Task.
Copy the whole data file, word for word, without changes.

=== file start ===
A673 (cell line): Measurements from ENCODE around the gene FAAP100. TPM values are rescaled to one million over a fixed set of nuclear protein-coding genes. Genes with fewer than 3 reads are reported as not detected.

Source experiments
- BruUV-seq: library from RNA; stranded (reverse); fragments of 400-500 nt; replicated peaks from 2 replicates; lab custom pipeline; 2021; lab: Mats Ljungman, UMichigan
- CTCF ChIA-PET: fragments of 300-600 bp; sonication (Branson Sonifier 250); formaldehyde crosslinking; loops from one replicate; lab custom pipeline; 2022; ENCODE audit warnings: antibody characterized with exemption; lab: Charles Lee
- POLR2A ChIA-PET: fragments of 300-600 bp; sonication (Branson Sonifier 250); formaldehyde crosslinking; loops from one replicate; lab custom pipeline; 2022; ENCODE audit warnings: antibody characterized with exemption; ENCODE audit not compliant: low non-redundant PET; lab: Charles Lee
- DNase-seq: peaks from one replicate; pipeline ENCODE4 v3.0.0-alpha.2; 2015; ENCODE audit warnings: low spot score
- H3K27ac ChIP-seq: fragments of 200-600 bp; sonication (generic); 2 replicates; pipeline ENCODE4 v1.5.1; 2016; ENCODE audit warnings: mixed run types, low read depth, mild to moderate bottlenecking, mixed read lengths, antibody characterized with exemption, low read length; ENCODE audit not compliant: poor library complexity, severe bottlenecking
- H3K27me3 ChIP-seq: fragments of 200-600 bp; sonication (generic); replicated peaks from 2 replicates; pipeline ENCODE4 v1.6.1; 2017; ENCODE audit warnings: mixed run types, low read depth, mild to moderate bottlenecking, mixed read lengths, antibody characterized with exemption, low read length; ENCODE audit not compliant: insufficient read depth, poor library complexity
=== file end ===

A673 (cell line): Measurements from ENCODE around the gene FAAP100. TPM values are rescaled to one million over a fixed set of nuclear protein-coding genes. Genes with fewer than 3 reads are reported as not detected.

Source experiments
- BruUV-seq: library from RNA; stranded (reverse); fragments of 400-500 nt; replicated peaks from 2 replicates; lab custom pipeline; 2021; lab: Mats Ljungman, UMichigan
- CTCF ChIA-PET: fragments of 300-600 bp; sonication (Branson Sonifier 250); formaldehyde crosslinking; loops from one replicate; lab custom pipeline; 2022; ENCODE audit warnings: antibody characterized with exemption; lab: Charles Lee
- POLR2A ChIA-PET: fragments of 300-600 bp; sonication (Branson Sonifier 250); formaldehyde crosslinking; loops from one replicate; lab custom pipeline; 2022; ENCODE audit warnings: antibody characterized with exemption; ENCODE audit not compliant: low non-redundant PET; lab: Charles Lee
- DNase-seq: peaks from one replicate; pipeline ENCODE4 v3.0.0-alpha.2; 2015; ENCODE audit warnings: low spot score
- H3K27ac ChIP-seq: fragments of 200-600 bp; sonication (generic); 2 replicates; pipeline ENCODE4 v1.5.1; 2016; ENCODE audit warnings: mixed run types, low read depth, mild to moderate bottlenecking, mixed read lengths, antibody characterized with exemption, low read length; ENCODE audit not compliant: poor library complexity, severe bottlenecking
- H3K27me3 ChIP-seq: fragments of 200-600 bp; sonication (generic); replicated peaks from 2 replicates; pipeline ENCODE4 v1.6.1; 2017; ENCODE audit warnings: mixed run types, low read depth, mild to moderate bottlenecking, mixed read lengths, antibody characterized with exemption, low read length; ENCODE audit not compliant: insufficient read depth, poor library complexity